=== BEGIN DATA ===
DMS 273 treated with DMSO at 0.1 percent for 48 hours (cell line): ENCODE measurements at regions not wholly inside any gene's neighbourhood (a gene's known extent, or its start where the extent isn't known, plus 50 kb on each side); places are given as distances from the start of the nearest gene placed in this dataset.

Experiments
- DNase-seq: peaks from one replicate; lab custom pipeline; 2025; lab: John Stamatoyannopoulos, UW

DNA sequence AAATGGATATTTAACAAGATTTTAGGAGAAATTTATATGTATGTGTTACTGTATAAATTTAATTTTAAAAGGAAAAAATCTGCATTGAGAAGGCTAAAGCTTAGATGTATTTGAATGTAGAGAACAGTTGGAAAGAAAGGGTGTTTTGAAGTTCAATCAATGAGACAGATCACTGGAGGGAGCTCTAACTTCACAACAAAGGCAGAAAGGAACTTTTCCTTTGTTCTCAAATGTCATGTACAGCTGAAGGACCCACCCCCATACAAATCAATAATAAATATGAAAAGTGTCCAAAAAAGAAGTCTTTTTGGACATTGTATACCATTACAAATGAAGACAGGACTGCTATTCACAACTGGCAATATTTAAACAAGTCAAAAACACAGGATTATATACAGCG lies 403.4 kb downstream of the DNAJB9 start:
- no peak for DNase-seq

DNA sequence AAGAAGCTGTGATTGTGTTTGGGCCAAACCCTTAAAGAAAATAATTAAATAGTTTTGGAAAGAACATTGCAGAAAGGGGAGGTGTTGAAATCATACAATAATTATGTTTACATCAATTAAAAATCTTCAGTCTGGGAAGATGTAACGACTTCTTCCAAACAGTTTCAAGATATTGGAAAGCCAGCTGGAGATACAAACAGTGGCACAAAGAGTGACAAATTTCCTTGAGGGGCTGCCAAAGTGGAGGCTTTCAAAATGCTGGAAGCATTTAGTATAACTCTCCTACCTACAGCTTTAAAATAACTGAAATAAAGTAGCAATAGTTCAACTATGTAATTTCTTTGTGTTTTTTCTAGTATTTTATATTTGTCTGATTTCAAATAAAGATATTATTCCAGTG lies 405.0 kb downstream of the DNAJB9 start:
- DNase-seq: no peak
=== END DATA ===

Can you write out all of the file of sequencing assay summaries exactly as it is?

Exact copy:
DMS 273 treated with DMSO at 0.1 percent for 48 hours (cell line): ENCODE measurements at regions not wholly inside any gene's neighbourhood (a gene's known extent, or its start where the extent isn't known, plus 50 kb on each side); places are given as distances from the start of the nearest gene placed in this dataset.

Experiments
- DNase-seq: peaks from one replicate; lab custom pipeline; 2025; lab: John Stamatoyannopoulos, UW

DNA sequence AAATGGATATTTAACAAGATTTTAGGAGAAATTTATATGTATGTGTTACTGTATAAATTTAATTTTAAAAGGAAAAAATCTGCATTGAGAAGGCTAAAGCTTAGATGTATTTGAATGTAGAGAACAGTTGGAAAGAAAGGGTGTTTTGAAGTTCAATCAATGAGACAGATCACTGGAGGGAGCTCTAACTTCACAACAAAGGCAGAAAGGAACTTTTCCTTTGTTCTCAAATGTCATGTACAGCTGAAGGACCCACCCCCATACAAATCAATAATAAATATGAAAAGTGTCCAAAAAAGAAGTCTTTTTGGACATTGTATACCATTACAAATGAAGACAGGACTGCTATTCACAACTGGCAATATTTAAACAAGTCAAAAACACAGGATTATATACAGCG lies 403.4 kb downstream of the DNAJB9 start:
- no peak for DNase-seq

DNA sequence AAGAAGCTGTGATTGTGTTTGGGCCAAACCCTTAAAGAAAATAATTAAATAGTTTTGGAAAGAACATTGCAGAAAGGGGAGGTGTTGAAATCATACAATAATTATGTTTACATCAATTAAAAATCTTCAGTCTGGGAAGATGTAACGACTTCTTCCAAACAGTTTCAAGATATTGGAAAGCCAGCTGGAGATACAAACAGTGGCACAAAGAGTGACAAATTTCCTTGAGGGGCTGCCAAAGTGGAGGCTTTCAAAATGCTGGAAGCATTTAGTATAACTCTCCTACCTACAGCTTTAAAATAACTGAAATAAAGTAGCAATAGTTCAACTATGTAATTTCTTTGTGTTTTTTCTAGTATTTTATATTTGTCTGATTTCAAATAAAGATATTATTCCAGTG lies 405.0 kb downstream of the DNAJB9 start:
- DNase-seq: no peak